Historically, contractors have been incentivized to underbid to win work, and the government would reliably “get them well” via follow-on or sustainment orders. As evidenced by significant write-downs across the industry in recent years, this contract strategy is no longer tenable. During pipeline reviews, carefully consider whether you can realistically deliver the work at a profit. Not all revenue is profitable if significantly underbid, and therefore not all wins are positive for the bottom line. If your assessment of the true cost and schedule is misaligned with the competitive range, consider no-bidding the work and doing a deeper dive into how your competitors are able to deliver at lower prices than your organization can. Either your competitors are putting themselves in a compromising financial situation, or they have cracked the code on efficient execution. If the latter, you may want to consider options to acquire that knowhow.
7) Deliver ground systems before launch of the space segment
While this tenet is specific to space, the underlying principle is more general: are your support systems in place? For example, is your software to manage distribution of spares functional and ready for distribution? Do maintenance crews in the field have the tools they’ll need to do critical repairs? Have you prepared a thorough and field-tested training program? Do you have the jigs and fixtures necessary to mount hardware while it is being worked in the factory? The unglamorous parts of the overall program are every bit as critical to successful delivery of a customer’s capability as the more visible components, but rarely receive anywhere near the same degree of attention from management.
8) Hold industry accountable; penalize contractors for poor performance
When the customer is more aggressive about holding a contractor to strict contractual terms, the contractor must review whether they are really delivering what they promised. If not, ask yourself, what changed? How robust are my program management capabilities? Did I inform my customer and discuss it with them? Bad news never improves with age – a culture of transparency and honesty within your own engineering organization will result in a virtuous cycle in which the customer learns of problems earlier and, as a result, has more options to address the issue collaboratively with you before the problem becomes existential for the program or your contract.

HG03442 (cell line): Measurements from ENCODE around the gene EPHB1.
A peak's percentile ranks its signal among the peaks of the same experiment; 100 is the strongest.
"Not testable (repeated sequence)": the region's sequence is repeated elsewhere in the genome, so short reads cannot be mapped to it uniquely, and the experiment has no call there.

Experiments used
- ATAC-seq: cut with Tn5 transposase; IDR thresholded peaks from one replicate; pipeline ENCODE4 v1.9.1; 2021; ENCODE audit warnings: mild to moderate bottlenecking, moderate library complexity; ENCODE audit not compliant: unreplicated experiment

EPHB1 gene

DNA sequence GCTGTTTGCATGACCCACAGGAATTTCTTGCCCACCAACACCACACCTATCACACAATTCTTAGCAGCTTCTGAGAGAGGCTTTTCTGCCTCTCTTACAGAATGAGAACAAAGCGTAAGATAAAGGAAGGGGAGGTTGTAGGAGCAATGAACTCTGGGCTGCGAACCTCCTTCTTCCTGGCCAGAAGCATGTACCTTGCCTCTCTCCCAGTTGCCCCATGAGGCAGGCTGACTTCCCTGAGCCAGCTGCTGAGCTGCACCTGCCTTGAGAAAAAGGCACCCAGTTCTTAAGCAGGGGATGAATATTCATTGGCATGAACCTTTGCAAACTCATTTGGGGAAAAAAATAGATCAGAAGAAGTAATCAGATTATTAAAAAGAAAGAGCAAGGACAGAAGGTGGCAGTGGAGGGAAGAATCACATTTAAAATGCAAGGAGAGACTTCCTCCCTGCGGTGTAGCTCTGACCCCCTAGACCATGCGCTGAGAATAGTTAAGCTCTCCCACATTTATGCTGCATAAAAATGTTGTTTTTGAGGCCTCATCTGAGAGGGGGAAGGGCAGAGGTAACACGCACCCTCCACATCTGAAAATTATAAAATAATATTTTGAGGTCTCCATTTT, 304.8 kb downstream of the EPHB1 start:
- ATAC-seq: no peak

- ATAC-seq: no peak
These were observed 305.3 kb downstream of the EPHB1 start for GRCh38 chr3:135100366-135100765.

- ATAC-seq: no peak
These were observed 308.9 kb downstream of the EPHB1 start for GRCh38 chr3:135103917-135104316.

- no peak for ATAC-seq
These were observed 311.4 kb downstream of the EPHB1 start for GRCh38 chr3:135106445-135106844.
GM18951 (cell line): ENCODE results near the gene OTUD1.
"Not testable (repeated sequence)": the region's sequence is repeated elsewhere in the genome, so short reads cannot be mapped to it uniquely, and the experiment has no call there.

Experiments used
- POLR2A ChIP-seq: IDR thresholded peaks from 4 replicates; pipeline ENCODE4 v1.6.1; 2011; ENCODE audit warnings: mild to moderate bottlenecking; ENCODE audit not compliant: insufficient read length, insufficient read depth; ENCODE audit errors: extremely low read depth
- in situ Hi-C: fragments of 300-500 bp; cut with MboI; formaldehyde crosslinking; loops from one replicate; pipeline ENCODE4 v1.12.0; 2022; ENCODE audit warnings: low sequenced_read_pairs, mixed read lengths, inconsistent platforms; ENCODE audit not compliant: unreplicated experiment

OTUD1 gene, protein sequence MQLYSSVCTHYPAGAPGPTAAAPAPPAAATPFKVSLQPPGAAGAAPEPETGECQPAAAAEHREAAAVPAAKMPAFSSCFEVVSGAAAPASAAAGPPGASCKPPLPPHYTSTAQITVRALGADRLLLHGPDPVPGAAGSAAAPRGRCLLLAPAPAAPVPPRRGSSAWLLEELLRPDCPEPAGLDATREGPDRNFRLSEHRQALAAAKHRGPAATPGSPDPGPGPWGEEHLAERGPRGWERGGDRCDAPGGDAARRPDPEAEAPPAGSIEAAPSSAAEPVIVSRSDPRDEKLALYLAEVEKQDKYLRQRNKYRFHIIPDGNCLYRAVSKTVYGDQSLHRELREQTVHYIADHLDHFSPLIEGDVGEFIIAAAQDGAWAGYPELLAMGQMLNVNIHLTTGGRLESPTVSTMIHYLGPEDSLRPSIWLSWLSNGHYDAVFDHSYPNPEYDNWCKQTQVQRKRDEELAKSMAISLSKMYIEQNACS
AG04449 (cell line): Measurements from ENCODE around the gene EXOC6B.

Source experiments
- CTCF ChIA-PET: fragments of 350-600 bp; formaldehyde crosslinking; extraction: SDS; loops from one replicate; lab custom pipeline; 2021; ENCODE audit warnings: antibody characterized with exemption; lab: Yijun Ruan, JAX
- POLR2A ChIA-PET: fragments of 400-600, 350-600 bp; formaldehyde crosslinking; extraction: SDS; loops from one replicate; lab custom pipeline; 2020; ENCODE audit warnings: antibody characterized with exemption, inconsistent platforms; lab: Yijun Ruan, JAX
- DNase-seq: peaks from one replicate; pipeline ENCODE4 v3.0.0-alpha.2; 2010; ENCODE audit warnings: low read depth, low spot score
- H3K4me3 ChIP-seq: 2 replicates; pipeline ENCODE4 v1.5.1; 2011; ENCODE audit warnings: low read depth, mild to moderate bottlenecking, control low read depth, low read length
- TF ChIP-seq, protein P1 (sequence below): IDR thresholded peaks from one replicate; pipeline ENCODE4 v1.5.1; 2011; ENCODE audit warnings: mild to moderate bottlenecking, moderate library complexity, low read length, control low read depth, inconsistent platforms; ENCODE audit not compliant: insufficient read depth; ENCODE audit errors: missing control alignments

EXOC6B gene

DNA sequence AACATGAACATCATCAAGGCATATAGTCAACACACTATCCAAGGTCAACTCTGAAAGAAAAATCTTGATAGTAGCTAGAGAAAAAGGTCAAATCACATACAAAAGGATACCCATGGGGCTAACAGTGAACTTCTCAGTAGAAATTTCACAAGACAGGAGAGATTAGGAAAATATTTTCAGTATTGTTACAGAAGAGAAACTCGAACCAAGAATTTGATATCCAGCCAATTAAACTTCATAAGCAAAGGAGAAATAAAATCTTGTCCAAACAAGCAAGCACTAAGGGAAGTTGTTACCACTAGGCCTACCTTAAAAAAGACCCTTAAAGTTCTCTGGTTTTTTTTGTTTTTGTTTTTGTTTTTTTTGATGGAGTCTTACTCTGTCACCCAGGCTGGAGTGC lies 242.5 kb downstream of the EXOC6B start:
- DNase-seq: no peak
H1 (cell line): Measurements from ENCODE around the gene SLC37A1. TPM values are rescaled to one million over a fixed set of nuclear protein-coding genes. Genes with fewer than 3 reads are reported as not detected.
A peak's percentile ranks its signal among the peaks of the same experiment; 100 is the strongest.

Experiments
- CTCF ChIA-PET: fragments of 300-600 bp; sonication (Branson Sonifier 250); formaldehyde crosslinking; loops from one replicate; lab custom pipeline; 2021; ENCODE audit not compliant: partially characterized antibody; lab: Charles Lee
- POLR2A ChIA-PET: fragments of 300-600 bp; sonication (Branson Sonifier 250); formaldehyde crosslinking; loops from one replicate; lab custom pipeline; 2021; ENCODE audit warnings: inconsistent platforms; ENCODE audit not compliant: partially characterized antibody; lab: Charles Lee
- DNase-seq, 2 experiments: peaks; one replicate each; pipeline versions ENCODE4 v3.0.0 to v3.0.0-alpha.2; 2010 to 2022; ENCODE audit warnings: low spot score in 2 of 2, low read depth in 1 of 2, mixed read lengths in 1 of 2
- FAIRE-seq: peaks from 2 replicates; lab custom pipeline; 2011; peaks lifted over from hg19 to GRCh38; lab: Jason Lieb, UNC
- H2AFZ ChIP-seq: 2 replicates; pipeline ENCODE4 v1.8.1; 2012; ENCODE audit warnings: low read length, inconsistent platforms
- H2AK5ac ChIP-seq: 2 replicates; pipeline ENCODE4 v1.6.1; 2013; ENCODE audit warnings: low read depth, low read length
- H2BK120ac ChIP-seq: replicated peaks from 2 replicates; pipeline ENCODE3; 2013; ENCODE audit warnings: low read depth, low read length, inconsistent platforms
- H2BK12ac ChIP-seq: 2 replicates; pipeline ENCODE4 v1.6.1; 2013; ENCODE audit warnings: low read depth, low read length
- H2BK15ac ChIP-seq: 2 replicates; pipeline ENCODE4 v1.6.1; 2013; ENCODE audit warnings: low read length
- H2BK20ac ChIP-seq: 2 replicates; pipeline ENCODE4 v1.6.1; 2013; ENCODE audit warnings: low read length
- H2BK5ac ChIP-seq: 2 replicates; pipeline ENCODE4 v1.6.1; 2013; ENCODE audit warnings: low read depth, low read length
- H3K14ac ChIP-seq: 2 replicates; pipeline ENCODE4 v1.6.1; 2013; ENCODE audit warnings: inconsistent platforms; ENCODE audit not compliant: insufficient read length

9) Prioritize delivering of capabilities that work as per the contractor promise
The soldier in the field doesn’t care about what was written in the contract; they care about whether the capability works when they are counting on it. Contracts lay the groundwork for meeting requirements, but they are only as good as the signatories’ good faith. Your organization should have an ethical north star manifesting itself in the commitment to delivering in line with a) customer expectations, and b) what you represented to the customer that you could do. If you’re arguing about line items in the SOW with your customer, you have already lost, regardless of who is “right.”
Getting ahead when it really matters
The best time to get ahead of a changing situation is before those changes become the status quo. DoD is cracking down on poor contractor performance in a political environment unfavorable to OEMs. If incumbents are not sufficiently agile and responsive to the DoD’s new way of doing business, there is no shortage of aggressive upstarts with deep pockets and motivated talent pools who will eagerly take their place -- regardless of their level of technical expertise. DoD is currently competing once-in-a-generation fleet recaps in GEO and LEO, and those who don’t win now will be left behind for a decade or more. Meanwhile, epoch-defining awards in other domains, including air, land, and maritime, are already reshaping the competitive landscape permanently.
Effective program management and smart pricing and bid strategies will be the key to incumbents looking to succeed in the new normal. Strategically intelligent players are always on the lookout for solutions, including industry best practices such as use of should cost benchmarking and development of a continuous improvement culture – and, just as important, truly living those philosophies, not just using them as buzzwords. This is how OEMs can bring their costs down and stay competitive with new, leaner, more efficient entrants in the new normal for DoD contracting.